MS Word Templates are a good thing, right? They make sure you keep your formatting in check, and they also make sure you don’t forget any of the crucial elements of a resume. On top of all of that, they also look nice because, hey somewhere, a professional built them, right?
If you agree with what I’ve written above, this article is for you. And no, it’s not right. You should definitely steer clear of any resume templates you can find out there on the internet. There are a couple of key reasons why you should avoid these resume templates, including the fact that resume's usually don’t pass a company’s ATS software scan, and that they’re so generic and widely used that it’s almost considered a bad thing.
MS Word Templates Are Bad Because They're Too Generic:
The worst thing you can do to your career is be too generic, and show no character, whatsoever. I’ve heard, multiple times, of hiring managers reading cover letters copied from the internet, in which people say they’re ‘really motivated’ for that particular job position. Really motivated, yet you can’t be bothered to write five unique sentences explaining why, so you just copy and paste content from a website? This is just one of the things a hiring manager is bound to ask you if they even bother to invite you to an interview.
A resume must not only look and feel professional, but it also needs to show strong character. Nobody wants a drone in their office, they want a real-life, living, breathing human specimen of flesh and blood – there’s enough of artificial intelligence in the office as it is. Your resume is your first contact with a potential employer, and you need to woo that person. By presenting yourself as a generic, off-the-computer person, you’re not wooing anybody.
And by taking a resume template from MS Word, you’re showing neither professionalism, or character. Even if you deliberately remove any character from your resume and want to sound emotionless, you’re still demonstrating a lack of professionalism by employing a generic template.
Most MS Word Resume Templates Won’t Pass A Companies Software System Scan:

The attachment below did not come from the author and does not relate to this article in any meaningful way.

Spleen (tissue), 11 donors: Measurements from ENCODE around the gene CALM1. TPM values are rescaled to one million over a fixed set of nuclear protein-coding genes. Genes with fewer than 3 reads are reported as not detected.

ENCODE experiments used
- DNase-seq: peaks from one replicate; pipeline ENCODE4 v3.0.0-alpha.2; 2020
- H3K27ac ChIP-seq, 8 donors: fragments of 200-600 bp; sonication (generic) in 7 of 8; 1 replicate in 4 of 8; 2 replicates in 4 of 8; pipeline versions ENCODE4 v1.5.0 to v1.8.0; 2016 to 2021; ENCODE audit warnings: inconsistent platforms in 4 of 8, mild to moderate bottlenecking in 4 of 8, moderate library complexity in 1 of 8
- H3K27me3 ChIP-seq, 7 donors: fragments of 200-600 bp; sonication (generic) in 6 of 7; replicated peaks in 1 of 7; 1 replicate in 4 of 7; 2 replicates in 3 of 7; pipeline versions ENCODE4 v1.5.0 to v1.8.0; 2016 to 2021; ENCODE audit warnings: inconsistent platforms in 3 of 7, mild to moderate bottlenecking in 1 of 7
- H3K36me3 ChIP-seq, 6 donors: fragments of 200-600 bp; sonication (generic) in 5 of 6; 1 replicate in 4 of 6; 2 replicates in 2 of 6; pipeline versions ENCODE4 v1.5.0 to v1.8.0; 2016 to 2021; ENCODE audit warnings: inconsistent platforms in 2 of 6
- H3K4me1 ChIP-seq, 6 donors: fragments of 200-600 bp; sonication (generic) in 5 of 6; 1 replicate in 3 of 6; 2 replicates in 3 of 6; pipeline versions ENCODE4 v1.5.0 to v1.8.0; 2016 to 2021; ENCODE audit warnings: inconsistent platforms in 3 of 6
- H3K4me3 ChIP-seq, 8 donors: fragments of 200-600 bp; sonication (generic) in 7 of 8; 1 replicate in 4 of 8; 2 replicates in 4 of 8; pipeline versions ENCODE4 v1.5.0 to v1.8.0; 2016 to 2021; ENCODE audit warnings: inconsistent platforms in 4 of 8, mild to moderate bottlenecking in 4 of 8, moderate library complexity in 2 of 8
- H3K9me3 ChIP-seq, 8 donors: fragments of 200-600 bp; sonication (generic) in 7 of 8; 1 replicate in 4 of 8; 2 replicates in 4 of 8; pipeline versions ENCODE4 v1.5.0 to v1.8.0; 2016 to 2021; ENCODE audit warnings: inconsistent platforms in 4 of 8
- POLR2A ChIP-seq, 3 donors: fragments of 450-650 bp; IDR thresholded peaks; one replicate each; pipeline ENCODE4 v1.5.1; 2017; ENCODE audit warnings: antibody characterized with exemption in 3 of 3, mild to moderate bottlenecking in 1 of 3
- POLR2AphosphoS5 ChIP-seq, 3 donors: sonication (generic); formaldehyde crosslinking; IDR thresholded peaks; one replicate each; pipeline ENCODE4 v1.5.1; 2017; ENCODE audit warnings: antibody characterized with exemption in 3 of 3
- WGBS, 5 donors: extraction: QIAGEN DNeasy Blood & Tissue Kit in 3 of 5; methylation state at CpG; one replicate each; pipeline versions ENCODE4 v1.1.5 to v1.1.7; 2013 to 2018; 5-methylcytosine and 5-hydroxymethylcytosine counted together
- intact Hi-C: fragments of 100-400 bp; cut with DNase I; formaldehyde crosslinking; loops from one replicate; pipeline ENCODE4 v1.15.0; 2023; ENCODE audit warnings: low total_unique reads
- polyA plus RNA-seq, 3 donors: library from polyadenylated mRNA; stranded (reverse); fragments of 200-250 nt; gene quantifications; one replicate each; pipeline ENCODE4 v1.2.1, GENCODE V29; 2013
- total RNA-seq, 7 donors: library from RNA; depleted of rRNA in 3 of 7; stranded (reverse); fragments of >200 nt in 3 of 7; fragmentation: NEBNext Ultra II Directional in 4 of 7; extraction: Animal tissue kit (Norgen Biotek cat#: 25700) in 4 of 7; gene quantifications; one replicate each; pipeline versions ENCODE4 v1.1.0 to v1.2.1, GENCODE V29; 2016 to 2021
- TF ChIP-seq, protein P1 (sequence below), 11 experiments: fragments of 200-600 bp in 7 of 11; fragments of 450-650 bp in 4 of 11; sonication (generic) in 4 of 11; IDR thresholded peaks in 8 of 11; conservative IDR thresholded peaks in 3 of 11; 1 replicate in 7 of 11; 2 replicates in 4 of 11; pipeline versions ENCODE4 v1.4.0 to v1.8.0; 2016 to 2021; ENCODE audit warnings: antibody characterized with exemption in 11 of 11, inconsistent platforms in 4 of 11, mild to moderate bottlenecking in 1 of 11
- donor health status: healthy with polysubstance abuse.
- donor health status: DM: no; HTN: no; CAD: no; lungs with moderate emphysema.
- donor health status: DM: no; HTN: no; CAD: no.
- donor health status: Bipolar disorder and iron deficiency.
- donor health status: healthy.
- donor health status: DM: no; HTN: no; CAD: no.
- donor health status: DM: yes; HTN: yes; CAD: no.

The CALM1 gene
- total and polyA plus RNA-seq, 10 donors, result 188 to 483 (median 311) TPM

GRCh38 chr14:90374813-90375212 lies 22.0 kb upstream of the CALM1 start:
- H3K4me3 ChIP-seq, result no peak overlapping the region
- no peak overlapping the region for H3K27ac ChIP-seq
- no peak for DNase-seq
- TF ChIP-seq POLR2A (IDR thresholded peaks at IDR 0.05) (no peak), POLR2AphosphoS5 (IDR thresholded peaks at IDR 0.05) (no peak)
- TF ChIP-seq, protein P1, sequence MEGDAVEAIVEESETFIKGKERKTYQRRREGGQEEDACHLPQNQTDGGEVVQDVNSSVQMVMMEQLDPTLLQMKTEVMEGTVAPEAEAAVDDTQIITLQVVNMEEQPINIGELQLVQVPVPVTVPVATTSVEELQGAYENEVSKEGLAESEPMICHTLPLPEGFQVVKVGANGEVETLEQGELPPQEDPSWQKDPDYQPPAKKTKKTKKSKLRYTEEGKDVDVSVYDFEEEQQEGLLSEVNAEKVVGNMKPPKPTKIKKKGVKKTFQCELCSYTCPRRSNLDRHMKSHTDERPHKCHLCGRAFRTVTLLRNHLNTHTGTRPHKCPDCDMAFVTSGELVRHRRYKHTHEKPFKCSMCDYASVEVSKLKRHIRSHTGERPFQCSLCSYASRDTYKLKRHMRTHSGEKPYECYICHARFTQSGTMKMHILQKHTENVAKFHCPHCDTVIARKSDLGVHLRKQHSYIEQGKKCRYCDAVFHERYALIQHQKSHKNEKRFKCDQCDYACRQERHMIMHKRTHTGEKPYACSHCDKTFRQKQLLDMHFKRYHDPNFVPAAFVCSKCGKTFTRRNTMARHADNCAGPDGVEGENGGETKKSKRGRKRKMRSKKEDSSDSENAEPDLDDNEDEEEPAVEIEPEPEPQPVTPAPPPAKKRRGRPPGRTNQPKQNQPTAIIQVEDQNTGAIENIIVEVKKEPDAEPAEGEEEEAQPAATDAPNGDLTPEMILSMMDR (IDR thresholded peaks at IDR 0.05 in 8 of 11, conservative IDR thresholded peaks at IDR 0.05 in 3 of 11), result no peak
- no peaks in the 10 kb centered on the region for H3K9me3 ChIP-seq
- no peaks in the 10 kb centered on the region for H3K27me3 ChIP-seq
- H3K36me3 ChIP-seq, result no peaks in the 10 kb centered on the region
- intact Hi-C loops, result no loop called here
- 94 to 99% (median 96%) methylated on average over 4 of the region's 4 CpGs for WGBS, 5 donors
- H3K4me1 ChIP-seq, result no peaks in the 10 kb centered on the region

But even more important than having ‘character’ or showing professionalism, is the fact that most MS Word resume templates won’t even make it pass the company’s ATS System. An ATS System (Applicant Tracking Software System) is a piece of computer software which scans all the resumes that come in, eliminating all those that don’t fit the criteria set by the hiring manager.
The usual eliminatory factors that throw resumes in the trash bin (but not limited to) formatting issues, photos and images, fonts, keywords and search phrases. Miss any of the above, and you’re risking your resume never even reaching a hiring managers desk because the companies software system rejected your resume during it’s software scan.
What Should A Powerful Resume Look Like:
First of all, your resume should be personalized and unique. That way, you will show your potential employer that you have taken the job application seriously, that you have devoted enough time and attention to build a proper resume, and that you have crafted a unique one.
Next, your resume should show character, and you do that by showing all the skills necessary for that particular position, and then some. That way, you will show that you are an interesting and engaging individual that can contribute not only to the work being done, but also to the positive atmosphere in the office, and that’s extremely important.
Nothing says “I’m a team player, willing to work under pressure” quite like saying you spend three hours a week volunteering at a nursing home.
And finally, your resume needs to pass the criteria set by the hiring manager to the ATS System. Your resume should also include the proper fonts, proper keywords and search phrases, and must be devoid of all things that are not text, including photos, images, charts, graphs, and any other multimedia.
To summarize, do not use Resume Templates from MS Word! Taking all these things into consideration, the conclusion is that you should never, under no circumstances, use a MS Word resume template. They’re generic, they’re being used by everyone and most importantly – they most likely wouldn’t pass a company’s ATS software scan. Need help writing an executive level resume that's astonishing, engaging, and influential resume?
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